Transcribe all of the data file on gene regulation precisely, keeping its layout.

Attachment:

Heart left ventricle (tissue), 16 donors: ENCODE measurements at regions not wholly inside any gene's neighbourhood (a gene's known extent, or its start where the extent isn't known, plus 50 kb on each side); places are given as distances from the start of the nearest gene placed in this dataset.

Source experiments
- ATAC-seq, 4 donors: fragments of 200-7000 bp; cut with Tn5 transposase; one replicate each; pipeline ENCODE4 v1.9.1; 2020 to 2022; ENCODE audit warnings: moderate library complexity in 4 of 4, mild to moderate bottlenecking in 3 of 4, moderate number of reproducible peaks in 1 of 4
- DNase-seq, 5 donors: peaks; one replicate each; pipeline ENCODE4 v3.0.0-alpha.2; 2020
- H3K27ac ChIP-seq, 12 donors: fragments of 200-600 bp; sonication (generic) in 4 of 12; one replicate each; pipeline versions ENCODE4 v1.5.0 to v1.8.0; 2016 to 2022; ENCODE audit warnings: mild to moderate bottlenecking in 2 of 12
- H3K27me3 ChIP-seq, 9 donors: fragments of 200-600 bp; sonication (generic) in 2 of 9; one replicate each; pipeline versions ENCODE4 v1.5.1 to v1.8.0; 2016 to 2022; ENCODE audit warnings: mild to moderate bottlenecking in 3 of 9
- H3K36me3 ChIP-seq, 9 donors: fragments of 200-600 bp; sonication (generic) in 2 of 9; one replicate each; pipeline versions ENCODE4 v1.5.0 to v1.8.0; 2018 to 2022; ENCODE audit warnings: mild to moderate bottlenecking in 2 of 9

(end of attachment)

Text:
Heart left ventricle (tissue), 16 donors: ENCODE measurements at regions not wholly inside any gene's neighbourhood (a gene's known extent, or its start where the extent isn't known, plus 50 kb on each side); places are given as distances from the start of the nearest gene placed in this dataset.

Source experiments
- ATAC-seq, 4 donors: fragments of 200-7000 bp; cut with Tn5 transposase; one replicate each; pipeline ENCODE4 v1.9.1; 2020 to 2022; ENCODE audit warnings: moderate library complexity in 4 of 4, mild to moderate bottlenecking in 3 of 4, moderate number of reproducible peaks in 1 of 4
- DNase-seq, 5 donors: peaks; one replicate each; pipeline ENCODE4 v3.0.0-alpha.2; 2020
- H3K27ac ChIP-seq, 12 donors: fragments of 200-600 bp; sonication (generic) in 4 of 12; one replicate each; pipeline versions ENCODE4 v1.5.0 to v1.8.0; 2016 to 2022; ENCODE audit warnings: mild to moderate bottlenecking in 2 of 12
- H3K27me3 ChIP-seq, 9 donors: fragments of 200-600 bp; sonication (generic) in 2 of 9; one replicate each; pipeline versions ENCODE4 v1.5.1 to v1.8.0; 2016 to 2022; ENCODE audit warnings: mild to moderate bottlenecking in 3 of 9
- H3K36me3 ChIP-seq, 9 donors: fragments of 200-600 bp; sonication (generic) in 2 of 9; one replicate each; pipeline versions ENCODE4 v1.5.0 to v1.8.0; 2018 to 2022; ENCODE audit warnings: mild to moderate bottlenecking in 2 of 9